It's been four years since Martin Scorsese's tale of crooked Wall St. brokers hit theaters. It's been ten since the book the film was based on was penned by "The Wolf" himself, Jordan Belfort. And it's been almost twenty since the aforementioned and his cronies scammed hard working citizens out of millions of dollars. While the movie was, for the most part, going off of what Belfort wrote (in fact most of DiCaprio's dialogue is taken directly from its pages), it would be silly to assume a lot wasn't embellished to sell tickets. Of course, that's nothing against the directorial prowess of Marty. The people demand a good story and it's important to give the people what they want. The thing is, the true facts about Belfort and his company, Stratton-Oakmont, go far deeper than what was shown or written, and the events leading up to his money-making scheme as well as those that followed are made even juicier when compared to those portrayed for the audience at home. So, if you think you know everything there is to know about Jordan Belfort, well, I may have some surprises awaiting you. Here are 15 things you didn't know about the real wolf of Wall Street:
15 He Wasn't Even On Wall Street
A few minutes ago, I was checking out prices of office space on New York City's famed Wall Street. An office that fits around nine employees comfortably goes for about $5,000 a month. Jordan Belfort, at his peak, employed close to 1,000 people. So, if we divide 1,000 by nine then multiply by 5,000... subtract a little for bulk employee pricing and inflation... and we get a monthly rental fee of about $400,000-$500,000. A price that may seem like small potatoes when you compare it to the millions Belfort's company, Stratton-Oakmont was raking in, but remember, they weren't raking in the big bucks immediately. Which is why it made sense to station themselves in Lake Success, Long Island, which is an hour away from Wall Street. Belfort reportedly trained his staff to tell investors they were calling from Wall Street to make the deal seem more enticing but in reality, this guy was "the wolf of Long Island," or he would be, except...
14 Nobody Ever Called Him "The Wolf"
Bummer right? Finally, after all of these years, you get a super cool nickname complete with a movie and then just like that some jerk on a listicle site takes it away from you. Sorry, pal. Apparently, the only one who called Jordan Belfort "wolf" was Jordan Belfort, and he didn't even do it until he wrote his memoir in 2007. "In eight years of working with him, I never heard anyone call him the Wolf or anything like that," said Danny Porush, former president of Stratton-Oakmont who was played by Jonah Hill in the movie. Hate to be a buzzkill but the only nicknames this guy ever heard in the boardroom were probably Jordy, Boss and crook.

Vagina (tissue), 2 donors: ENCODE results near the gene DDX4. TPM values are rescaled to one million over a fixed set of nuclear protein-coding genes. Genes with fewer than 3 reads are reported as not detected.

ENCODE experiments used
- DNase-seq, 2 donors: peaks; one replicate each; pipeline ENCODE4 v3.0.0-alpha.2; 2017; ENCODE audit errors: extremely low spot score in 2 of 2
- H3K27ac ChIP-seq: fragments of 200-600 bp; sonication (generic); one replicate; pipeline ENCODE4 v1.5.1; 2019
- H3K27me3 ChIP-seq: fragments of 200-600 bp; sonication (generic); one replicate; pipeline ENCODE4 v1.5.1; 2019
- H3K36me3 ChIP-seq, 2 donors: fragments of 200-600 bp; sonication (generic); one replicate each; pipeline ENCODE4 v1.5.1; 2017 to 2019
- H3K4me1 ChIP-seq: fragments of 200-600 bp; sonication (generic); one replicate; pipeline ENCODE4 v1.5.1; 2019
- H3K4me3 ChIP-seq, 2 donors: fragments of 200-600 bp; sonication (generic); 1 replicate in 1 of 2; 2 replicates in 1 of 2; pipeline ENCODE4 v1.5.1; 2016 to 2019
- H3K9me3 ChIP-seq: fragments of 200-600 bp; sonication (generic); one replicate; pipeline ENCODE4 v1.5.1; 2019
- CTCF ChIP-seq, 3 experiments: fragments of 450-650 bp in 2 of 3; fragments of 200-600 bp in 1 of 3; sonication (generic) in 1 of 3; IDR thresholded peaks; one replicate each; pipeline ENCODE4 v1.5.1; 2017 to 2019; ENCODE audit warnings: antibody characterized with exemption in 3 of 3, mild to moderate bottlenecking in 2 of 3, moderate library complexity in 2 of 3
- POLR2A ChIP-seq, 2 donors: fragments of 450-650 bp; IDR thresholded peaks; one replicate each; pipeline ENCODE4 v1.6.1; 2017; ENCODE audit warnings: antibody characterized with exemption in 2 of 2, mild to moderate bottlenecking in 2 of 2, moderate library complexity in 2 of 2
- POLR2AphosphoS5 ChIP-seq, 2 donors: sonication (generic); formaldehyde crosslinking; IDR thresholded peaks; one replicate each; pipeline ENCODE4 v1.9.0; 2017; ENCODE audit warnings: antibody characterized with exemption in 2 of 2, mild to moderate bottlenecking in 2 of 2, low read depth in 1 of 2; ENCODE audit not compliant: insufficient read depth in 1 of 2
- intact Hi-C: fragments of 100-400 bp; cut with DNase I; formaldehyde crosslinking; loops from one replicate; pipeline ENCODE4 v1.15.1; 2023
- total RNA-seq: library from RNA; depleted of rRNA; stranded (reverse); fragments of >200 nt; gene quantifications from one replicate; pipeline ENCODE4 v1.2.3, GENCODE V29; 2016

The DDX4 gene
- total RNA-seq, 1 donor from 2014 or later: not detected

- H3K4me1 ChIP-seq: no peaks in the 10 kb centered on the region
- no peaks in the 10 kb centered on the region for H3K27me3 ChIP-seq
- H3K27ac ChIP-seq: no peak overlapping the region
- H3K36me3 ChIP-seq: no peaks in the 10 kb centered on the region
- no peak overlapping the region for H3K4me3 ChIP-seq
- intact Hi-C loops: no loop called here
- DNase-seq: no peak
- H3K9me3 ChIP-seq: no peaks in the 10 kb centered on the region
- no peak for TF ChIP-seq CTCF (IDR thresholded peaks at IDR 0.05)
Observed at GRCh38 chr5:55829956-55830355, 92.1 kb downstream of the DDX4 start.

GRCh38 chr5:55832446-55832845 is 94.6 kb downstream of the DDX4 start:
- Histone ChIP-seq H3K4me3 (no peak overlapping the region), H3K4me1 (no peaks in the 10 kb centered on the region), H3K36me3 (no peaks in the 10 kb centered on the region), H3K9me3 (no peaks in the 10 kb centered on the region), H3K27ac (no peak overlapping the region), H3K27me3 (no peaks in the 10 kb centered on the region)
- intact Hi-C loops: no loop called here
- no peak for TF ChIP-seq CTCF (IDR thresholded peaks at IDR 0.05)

13 He Did "It" On A Stack Of Money
As fun as it is to bash Jordan Belfort for being a slimy criminal who stole millions from everyday people, this little factoid is actually pretty damn radical and most likely resulted in calloused right hand from all the high-fives he received afterward. According to lore, Belfort once laid $3 million in cash out onto the floor and then proceeded to lay his then wife, Nadine Macaluso, atop the aforementioned pile. The couple then made sweet, sweet love atop the crispy bills resulting in a new definition of "dirty money" and a lifetime of bragging rights. Now, most of us will only get the opportunity (if at all) to perform such an act on an amount closer to $5 or $15, but Margot Robbie, who portrayed Belfort's wife in the movie and reenacted the event has a word of caution to anyone inspired to attempt the act."I got a million paper cuts on my back from all that money! It's not as glamorous as it sounds," she shared. "If anyone is ever planning on having sex on top of a pile of cash: don't."
12 That Tossing Thing Was Just For The Movies
C'mon now. You didn't actually believe all that exaggerated Hollywood garbage Scorsese shoved into that three-hour movie, did you? To be honest, a lot of it was true, so if you did you shouldn't feel too embarrassed. However, the famous opening scene in which Leo and company are launching hired midgets at a velcro target is in fact, fabricated. While Belfort does mention midget tossing as a fun idea in his memoir, he claims to have only hired little people for one party he can recall and none of them were thrown anywhere. Danny Porush (the real Donnie Azoff portrayed by Jonah Hill) addressed the scene in an interview a few years back, "We never abused [or threw] the midgets in the office; we were friendly to them. There was no physical abuse." Just to be clear, we're not using the term "midget" anymore, so clearing up accusations of little person abuse by using the term isn't all that great either.
11 He Didn't Pay Back Any Of His Victims
Talk about a genuine, grade-A dirt bag. Belfort reportedly stole over $110 million from investors. And if you remember, those investors weren't blue-blooded trust fund kids, they were your run of the mill, blue collar Americans working nine to five jobs. So when some silver-tongued hot shot from the big apple calls you up with a major investment opportunity that could change your life, it's difficult to not buy in. Unfortunately, as we all know, you were more likely to capture a leprechaun than to have one of Belfort's stocks turn you a profit. When the Feds were finally done prosecuting Belfort, the court ordered him to reimburse his victims to pay the money back. However, to this day, nearly two decades, one book, and a major motion picture later, Belfort has only paid about $10 million of the $110 million he owes, and even that came from selling off assets in the early 2000s.